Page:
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I just got back from a week in Salt Lake City, Utah.  I spent about five days at the archives, in addition to attending talks at this year's ISHPSSB conference.  (For the uninitiated, that's: International Society for the History, Philosophy, and Social Studies of Biology).  I then spent a long weekend hiking in the Uinta mountains, which is a pretty spectacular place to go!

ISH is unique and different from other conferences insofar as it tries to bring together an interdisciplinary bunch of people, all of whom share an object of study in common: the life sciences.  That's the idea, anyway.  But, in recent years, it has become increasingly dominated by philosophy.  This is not a bad thing per se -- philosophers have a lot to offer those of us who are interested in writing critical intellectual history.  But why aren't the historians showing up?

If indeed we are seeing a resurgence in philosophical issues among young historians of science, this seems like an excellent place for us to get to know each other, share ideas, criticize one another's methods and assumptions, and so on.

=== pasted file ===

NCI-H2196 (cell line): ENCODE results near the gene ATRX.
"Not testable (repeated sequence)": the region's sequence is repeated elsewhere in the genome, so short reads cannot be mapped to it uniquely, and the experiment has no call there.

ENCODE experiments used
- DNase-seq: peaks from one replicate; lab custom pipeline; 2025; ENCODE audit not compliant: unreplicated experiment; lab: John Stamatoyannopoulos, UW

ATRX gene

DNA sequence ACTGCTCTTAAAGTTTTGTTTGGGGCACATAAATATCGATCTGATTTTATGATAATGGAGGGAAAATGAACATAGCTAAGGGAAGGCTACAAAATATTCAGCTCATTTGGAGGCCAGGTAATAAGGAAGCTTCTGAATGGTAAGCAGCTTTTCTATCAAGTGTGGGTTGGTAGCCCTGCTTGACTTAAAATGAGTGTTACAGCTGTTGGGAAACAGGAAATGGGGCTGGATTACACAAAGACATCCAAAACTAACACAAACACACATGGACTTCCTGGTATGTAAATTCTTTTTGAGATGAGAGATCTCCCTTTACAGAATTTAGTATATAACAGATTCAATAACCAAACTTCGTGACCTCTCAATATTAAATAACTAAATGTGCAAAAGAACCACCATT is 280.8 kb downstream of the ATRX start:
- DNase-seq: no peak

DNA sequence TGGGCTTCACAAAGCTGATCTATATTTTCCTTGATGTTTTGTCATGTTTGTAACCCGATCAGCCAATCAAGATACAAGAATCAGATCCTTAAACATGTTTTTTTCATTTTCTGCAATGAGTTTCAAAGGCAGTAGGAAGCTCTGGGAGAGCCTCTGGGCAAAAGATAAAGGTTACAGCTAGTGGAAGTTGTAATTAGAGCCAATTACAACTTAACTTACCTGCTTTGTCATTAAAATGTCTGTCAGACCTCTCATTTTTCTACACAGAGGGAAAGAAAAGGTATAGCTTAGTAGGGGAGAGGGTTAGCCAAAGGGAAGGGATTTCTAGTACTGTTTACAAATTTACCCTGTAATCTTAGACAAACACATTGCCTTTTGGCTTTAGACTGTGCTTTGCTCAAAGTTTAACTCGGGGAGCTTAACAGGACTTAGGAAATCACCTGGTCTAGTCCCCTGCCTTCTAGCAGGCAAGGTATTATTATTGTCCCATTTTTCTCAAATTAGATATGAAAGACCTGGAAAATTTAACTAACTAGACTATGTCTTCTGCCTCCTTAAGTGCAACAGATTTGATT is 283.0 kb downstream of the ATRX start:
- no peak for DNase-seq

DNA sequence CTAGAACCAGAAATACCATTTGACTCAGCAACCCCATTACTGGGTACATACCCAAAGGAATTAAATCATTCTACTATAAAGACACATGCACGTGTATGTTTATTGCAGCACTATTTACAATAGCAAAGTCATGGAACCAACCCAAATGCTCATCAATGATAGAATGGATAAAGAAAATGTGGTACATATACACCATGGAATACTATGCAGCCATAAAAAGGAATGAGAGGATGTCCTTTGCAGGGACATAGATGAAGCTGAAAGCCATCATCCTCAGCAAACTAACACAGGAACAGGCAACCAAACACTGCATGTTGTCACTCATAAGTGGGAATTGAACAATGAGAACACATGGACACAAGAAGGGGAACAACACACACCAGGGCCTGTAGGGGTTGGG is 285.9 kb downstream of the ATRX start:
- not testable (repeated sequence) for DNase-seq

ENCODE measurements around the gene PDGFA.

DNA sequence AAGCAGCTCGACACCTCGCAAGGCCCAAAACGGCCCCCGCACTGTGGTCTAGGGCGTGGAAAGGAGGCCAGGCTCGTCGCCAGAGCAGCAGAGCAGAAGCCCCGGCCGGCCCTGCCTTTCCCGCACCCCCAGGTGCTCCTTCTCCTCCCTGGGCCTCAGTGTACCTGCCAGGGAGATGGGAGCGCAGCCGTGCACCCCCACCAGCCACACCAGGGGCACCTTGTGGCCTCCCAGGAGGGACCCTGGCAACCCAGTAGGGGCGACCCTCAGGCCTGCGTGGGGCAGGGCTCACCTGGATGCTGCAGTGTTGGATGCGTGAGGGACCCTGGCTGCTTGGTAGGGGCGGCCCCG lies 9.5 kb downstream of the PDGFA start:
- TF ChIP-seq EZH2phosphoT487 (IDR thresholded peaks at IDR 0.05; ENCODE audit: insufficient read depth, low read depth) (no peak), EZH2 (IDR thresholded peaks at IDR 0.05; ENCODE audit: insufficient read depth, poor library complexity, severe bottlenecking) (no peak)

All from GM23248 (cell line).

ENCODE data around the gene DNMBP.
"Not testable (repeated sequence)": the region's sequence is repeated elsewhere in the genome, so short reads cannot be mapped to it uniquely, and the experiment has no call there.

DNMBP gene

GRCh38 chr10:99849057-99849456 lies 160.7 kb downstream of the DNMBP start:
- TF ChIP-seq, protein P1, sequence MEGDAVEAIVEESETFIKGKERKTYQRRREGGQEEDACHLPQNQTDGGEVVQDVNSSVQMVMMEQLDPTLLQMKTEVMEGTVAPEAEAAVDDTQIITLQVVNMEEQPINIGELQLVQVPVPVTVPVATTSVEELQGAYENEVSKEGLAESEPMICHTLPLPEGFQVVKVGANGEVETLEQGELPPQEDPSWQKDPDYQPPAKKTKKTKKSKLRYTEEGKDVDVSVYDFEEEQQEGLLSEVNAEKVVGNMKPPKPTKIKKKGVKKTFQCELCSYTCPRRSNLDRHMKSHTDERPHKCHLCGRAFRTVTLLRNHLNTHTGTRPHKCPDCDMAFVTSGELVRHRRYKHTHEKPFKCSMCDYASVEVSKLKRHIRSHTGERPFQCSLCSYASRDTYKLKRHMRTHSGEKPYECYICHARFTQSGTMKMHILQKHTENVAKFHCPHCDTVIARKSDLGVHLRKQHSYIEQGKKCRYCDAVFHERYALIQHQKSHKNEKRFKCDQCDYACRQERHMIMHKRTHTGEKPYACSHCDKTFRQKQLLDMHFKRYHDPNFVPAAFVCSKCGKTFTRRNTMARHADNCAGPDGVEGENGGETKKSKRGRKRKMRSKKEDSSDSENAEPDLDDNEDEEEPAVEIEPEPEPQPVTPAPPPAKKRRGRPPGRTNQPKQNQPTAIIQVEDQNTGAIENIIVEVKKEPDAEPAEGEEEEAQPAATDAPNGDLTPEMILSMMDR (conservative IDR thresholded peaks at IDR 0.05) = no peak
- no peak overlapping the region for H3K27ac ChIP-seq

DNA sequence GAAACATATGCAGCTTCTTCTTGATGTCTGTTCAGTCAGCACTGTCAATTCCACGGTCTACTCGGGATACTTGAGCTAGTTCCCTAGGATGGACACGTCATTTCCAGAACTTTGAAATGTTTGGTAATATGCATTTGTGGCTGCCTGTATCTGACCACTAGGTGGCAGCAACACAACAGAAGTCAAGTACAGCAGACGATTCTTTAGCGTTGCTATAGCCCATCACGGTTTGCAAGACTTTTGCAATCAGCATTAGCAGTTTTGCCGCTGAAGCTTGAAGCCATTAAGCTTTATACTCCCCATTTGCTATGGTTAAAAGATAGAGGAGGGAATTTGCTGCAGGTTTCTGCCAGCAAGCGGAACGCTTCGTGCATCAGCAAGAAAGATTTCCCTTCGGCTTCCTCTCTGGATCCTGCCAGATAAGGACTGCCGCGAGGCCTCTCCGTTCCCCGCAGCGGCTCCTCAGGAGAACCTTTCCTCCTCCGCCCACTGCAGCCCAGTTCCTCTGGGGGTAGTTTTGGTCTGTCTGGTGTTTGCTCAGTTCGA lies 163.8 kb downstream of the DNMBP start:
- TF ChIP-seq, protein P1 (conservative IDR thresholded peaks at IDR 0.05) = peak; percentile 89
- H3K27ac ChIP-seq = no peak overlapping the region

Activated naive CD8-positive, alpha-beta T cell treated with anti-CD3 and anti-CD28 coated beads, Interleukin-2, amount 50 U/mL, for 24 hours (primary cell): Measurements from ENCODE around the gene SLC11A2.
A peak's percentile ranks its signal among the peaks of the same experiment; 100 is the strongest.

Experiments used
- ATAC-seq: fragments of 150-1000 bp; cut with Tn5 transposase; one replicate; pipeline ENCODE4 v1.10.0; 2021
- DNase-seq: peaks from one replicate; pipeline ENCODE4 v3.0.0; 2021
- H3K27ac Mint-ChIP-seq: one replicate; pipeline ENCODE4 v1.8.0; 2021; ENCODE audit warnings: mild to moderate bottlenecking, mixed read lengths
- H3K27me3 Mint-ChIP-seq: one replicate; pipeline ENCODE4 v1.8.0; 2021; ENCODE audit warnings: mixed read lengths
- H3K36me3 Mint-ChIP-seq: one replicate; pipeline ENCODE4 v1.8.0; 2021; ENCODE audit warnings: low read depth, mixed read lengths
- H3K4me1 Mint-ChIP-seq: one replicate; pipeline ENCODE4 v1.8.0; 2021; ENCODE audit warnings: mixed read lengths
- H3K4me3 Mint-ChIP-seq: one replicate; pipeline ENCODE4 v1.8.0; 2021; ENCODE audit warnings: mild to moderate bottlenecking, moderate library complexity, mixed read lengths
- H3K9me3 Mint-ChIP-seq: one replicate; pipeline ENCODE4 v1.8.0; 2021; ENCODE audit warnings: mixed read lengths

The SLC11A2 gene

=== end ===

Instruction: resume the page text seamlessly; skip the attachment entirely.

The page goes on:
I gave a talk about 3 dimensional representations of dinosaurs at US Natural History museums around the turn of the 20th century.  The discussion afterwards was really great.  Not only did several biologists show up, but I also met people working on the history of invertebrate paleontology, a practitioner in museology, and several philosophers who are interested in paleontology.  I don't think you could ever expect to get such a diverse audience at a conference like HSS or 4S.

Consider it a plug if you will, but I'd like to see more historians of science at these events.


I was similarly surprised at how few historians were at the ISH meeting in Australia two years ago and agree with you that it's a meeting that more of us should make an effort to attend for no other reason than to make friends and intellectual allies.

One highlight for me was the chance to meet scientists whose interests overlapped with my own. Also, I'm embarrassed to admit that it took a trip to Brisbane to meet a philosopher of biology whose office is the same building as my own at UPenn. For a variety of reasons, and though we were both vaguely aware of each others' existence, neither of us had previously made the effort to meet. Since Brisbane, I've become an informal member of his working group and have learned a lot from him and his students. Maybe they have even learned something from me!

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